Originally published in the June/July, 2002 issue of the National Embroidery Teachers Association (NETA) Journal
In this day and age, Web sites are ubiquitous. It seems like every business and entity has its own Web site. When you see a business’s truck painted with contact information, the Web address is often more prominent than the phone number. How can needlework teachers take advantage of the Web?
In general, there are three reasons for a Web site:
Most Internet Service Providers (ISPs) provide some form of Web hosting services with your account. For informational and most marketing sites, this should be adequate. If you want to sell kits or patterns (or anything) directly to students, you will need a Web host that provides ecommerce capabilities, including a secure server. You will also need to accept credit cards; if you do not already have a merchant account, you may be able to use a service provided by the company that hosts your Web site.
It is not necessary to register your own domain. While it is nice to have a Web site named www.MyCompany.com, it costs about $25/year. The alternative is to have an address of the form www.myisp.com/myname.
Anything you can do on an informational site, you can also do on a marketing site; likewise, anything you can do on a marketing site can also be done on a sales site.
For an informational site, all you need to get started is a place to put it! Check with your ISP to see what services they offer. Most provide templates or wizards for setting up simple Web sites. Such a site may have that "loving hands at home" look, but it provides you with an easy way to reach a lot of people. For example, you’re teaching a class and discover that there was an error in the directions or your students have asked for information regarding finishing options. Tell your students to check the Web site (give them the address in class) in a week or two. When you get home, you create a small Web page with the appropriate information. You only have to print and mail written directions to those students who cannot access the Internet.
You most likely would not want to register an informational site with any of the search engines. You’re not looking for people to find you; you simply want a way to give information to people you already know.
A marketing Web site serves as a brochure for your business. You can include your teaching portfolio, a description of your commercial products, a little bit about yourself, however you want to present yourself to the stitching world. Both ANG and EGA sponsor email discussion lists. Quite often when a teacher’s name is mention on one of these lists, there are requests for Web sites that show the teacher’s work.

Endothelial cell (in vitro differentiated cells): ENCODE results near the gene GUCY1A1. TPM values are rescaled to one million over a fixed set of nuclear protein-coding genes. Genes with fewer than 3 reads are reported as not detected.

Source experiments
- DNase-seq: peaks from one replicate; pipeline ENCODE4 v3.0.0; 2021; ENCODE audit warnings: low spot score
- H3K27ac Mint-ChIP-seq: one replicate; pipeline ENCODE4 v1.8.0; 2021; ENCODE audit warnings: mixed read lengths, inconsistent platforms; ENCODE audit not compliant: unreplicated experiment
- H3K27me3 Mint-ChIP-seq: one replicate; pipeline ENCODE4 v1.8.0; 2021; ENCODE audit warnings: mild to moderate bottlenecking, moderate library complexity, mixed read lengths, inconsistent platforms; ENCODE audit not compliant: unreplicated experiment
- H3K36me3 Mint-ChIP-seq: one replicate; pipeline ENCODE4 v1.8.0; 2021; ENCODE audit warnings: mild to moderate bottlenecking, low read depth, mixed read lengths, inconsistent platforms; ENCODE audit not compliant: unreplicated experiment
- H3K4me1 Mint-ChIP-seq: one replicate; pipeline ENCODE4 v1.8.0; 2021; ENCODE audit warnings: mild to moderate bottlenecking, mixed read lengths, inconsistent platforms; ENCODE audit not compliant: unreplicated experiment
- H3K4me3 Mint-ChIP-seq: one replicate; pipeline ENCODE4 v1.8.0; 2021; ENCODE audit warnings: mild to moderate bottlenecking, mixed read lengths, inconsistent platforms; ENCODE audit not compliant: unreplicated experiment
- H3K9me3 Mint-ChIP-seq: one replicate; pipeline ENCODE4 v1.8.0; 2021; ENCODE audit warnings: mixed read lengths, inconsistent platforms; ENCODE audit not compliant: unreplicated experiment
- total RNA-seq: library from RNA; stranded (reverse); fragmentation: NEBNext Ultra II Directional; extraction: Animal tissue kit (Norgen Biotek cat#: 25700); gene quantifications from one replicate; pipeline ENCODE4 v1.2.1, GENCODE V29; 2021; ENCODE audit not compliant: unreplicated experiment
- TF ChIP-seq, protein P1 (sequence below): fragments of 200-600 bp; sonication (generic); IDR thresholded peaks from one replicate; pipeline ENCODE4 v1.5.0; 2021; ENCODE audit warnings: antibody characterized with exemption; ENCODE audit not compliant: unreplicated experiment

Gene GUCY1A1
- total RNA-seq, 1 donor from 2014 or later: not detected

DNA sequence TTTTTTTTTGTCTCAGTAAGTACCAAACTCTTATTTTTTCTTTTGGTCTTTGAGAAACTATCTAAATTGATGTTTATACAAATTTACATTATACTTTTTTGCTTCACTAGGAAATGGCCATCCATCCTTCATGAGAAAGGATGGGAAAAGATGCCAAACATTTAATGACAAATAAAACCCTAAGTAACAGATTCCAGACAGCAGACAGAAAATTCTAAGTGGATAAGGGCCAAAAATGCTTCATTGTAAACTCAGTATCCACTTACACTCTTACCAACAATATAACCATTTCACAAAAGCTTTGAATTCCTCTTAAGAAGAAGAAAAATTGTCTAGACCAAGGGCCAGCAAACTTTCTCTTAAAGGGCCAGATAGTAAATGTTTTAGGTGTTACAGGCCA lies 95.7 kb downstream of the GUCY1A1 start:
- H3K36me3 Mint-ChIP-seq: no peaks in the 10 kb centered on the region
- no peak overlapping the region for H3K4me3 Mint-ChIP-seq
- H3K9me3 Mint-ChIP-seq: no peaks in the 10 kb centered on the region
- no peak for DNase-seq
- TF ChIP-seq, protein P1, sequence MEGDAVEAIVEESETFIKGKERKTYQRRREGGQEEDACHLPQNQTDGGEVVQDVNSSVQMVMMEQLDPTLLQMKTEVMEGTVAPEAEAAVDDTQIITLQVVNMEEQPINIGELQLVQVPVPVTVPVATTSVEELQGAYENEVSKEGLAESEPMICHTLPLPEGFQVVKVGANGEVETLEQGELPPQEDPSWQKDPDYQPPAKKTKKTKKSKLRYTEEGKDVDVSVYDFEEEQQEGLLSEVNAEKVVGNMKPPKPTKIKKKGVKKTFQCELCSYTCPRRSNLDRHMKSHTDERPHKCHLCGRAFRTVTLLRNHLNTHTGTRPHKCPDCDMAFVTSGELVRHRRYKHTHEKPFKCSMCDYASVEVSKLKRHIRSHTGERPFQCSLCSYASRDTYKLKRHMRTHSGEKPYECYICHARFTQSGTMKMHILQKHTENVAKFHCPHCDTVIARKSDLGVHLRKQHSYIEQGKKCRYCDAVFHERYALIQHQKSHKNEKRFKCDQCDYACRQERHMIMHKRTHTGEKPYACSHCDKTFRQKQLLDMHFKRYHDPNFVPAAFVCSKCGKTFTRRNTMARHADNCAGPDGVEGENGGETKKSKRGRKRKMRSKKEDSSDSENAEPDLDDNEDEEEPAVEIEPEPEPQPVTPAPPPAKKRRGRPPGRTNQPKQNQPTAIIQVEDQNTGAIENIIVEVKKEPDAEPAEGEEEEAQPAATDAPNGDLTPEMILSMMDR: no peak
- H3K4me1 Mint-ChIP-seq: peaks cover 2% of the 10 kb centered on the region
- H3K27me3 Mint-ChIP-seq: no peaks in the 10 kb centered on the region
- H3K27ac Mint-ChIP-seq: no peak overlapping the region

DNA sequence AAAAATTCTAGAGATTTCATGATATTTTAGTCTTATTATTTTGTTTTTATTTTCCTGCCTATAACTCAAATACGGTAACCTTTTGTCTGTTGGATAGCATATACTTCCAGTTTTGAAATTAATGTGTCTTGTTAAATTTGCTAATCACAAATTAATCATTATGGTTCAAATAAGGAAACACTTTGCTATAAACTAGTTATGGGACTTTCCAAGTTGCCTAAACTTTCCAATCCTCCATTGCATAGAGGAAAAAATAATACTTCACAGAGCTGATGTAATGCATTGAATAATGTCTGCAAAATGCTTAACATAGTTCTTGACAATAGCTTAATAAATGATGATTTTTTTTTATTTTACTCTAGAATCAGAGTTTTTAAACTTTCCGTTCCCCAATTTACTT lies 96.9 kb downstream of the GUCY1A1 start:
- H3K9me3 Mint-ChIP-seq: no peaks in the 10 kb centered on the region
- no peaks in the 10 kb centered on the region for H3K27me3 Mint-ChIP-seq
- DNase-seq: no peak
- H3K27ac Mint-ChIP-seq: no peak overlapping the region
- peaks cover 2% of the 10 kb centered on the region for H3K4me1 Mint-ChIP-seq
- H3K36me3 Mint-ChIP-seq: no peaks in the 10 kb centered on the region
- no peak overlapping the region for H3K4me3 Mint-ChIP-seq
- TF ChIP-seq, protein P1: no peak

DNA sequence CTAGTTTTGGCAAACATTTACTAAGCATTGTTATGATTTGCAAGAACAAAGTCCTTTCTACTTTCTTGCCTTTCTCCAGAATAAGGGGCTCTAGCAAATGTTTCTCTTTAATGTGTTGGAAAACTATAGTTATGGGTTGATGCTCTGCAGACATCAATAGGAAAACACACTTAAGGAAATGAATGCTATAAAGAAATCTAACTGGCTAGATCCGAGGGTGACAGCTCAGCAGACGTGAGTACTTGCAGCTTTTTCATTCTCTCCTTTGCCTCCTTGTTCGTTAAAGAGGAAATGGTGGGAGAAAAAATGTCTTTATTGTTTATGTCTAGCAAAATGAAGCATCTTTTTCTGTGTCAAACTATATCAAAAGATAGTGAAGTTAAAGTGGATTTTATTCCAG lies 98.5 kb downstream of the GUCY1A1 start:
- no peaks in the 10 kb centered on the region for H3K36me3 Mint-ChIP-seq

A marketing Web site should have a professional look and feel. If at all possible, register your domain. During the past year alone, several major ISPs merged or changed in some way – addresses that were www.mediaone.net/myname are now www.attbi.com/myname . While this is a minor inconvenience for you as the site owner, it can make it difficult (if not impossible) for your customers to find you.
If your teaching portfolio is on a Web site, you no longer need to send it out when asked to teach at a Chapter – instead, give them your Web site address. Most likely you will still have to send out paper proposals for seminars, but this may soon change.
If you’re concerned about the entire world having access to your teaching portfolio, you can password protect that portion of your Web site. Different Web hosts provide different ways of doing this, but it is usually very easy to set up. Password protection allows you to limit access to only those people who know the username and password associated with that portion of your Web site. There is usually no limit to the number of username/password sets you can specify and you can remove any set when you desire. For example, if you’re contacted by a chapter that wants you to teach in May 2004, you could define a username of ChapterName with May2004 as the password. When discussions with the chapter are concluded, you can remove ChapterName/May2004 from the access control list.
A sales Web site is an online store. It is like Merchandise Night, but with a much larger audience.
A credible sales Web site should have a professional look and feel, a registered domain (www.MyCompany.com), provide an online shopping cart, and accept credit cards. There should be good-quality pictures of all items for sale – small thumbnail images for fast loading, and larger pictures that show detail. You want to be careful to not show so much detail that unscrupulous stitchers could stitch from the picture!
For more information, contact Neon Flamingo Designs
|Copyright ©1996-2002 Patricia Timpanaro
All Rights Reserved.
|Last modified: December 05, 2002|